Cold winter and early spring months are the perfect time to start getting your gardening tools and pots ready for the season to come. Follow these tips for keeping your tools and pots in great shape.
Sharp tools are of course more effective, but also safer and easier to use. Tools that should be sharpened include hoes, shears, scissors, knives, loppers, pruners, and shovels.
To sharpen the edges, put a bit of oil—either WD-40 or motor oil—on the blade. Then, with a handheld whetstone, file the blade at a 20-degree angle. You can also use a file or a motorized sharpener depending on the tool needing sharpening and the equipment that you have.
If the blade edge is beyond repair, it’s time to purchase a new one.
Pots used for planting should be free of mold and fungus so that plants can start off in a healthy base. To clean, scrub pots with a pot-scrubbing brush, and then soak in 10 percent bleach solution for 10 minutes. This simple sanitizing solution kills bacteria, viruses, fungi, and insects on pots. Leave them out to dry completely before stacking for storage or using to plant.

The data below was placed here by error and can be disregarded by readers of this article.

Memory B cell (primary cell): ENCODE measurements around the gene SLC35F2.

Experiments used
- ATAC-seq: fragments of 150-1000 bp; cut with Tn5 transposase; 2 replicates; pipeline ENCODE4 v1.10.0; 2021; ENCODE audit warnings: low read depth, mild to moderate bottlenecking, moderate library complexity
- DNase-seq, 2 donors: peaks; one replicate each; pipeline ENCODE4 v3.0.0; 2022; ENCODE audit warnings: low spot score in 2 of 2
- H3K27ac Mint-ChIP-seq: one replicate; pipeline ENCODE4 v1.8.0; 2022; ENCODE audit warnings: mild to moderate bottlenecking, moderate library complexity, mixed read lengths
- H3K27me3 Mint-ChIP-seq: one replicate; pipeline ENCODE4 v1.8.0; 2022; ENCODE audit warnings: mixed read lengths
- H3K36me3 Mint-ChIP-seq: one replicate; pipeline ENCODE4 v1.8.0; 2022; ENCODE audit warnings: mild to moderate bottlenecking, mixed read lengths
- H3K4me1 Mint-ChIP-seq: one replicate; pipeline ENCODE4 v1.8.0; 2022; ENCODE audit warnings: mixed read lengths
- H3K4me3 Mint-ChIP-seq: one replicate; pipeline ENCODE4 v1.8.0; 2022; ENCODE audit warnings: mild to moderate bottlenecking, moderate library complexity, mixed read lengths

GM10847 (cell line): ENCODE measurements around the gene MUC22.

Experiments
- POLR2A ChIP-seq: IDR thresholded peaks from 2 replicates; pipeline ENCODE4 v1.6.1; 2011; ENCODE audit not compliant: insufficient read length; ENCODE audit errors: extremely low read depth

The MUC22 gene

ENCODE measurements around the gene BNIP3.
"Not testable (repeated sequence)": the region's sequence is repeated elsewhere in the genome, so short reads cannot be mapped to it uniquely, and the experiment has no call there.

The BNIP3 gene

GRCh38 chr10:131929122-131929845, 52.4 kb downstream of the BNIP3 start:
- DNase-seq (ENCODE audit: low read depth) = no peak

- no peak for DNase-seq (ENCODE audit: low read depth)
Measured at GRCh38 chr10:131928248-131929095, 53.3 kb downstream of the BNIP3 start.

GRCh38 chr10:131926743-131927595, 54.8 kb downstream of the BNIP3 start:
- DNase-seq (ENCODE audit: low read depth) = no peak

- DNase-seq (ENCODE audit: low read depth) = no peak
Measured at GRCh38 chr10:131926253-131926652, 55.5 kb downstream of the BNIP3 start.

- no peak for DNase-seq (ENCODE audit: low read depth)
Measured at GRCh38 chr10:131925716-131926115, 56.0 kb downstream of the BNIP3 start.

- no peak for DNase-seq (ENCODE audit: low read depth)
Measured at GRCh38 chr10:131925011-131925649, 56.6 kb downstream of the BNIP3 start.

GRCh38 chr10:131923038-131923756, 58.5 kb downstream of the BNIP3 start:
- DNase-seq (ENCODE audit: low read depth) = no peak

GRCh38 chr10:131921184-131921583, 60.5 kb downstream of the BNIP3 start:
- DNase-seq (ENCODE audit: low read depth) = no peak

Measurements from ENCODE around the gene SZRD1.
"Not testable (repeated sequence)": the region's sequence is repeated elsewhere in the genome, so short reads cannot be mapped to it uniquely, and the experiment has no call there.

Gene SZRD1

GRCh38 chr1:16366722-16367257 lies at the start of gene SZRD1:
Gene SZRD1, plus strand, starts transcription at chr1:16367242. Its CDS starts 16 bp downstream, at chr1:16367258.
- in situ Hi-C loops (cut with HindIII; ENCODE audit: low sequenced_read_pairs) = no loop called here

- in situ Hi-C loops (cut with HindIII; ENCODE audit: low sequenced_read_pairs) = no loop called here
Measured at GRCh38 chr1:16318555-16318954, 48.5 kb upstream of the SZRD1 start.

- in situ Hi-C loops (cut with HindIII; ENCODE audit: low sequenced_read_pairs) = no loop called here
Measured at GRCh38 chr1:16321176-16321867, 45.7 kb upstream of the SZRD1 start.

The best way to keep all of your tools in great shape is to take care of them year-round. To keep them pristine, do the following after each use:
- Tap tools to remove clumps of soil.
- Remove soil from blades and hinges with a clean cloth and brush.
- Always use a proper cleaner to remove sap from tools after use.
- Clean metal tools by plunging in a bucket of oiled sand. To make oiled sand, pour 3/4-quart motor oil or mineral oil into a 5-gallon bucket of sand (the sand should be damp but not moist). Push blades of tools into sand. This helps clean and condition the metal.
- Store tools in the oiled sand, or hang on pegs.
- Establish a regular schedule of maintenance. Once a month, you should sharpen blades, oil springs, and replace failing parts.
- Create an area for tool storage and maintenance. Once you’re organized, keeping tools in pristine condition will become an easy habit.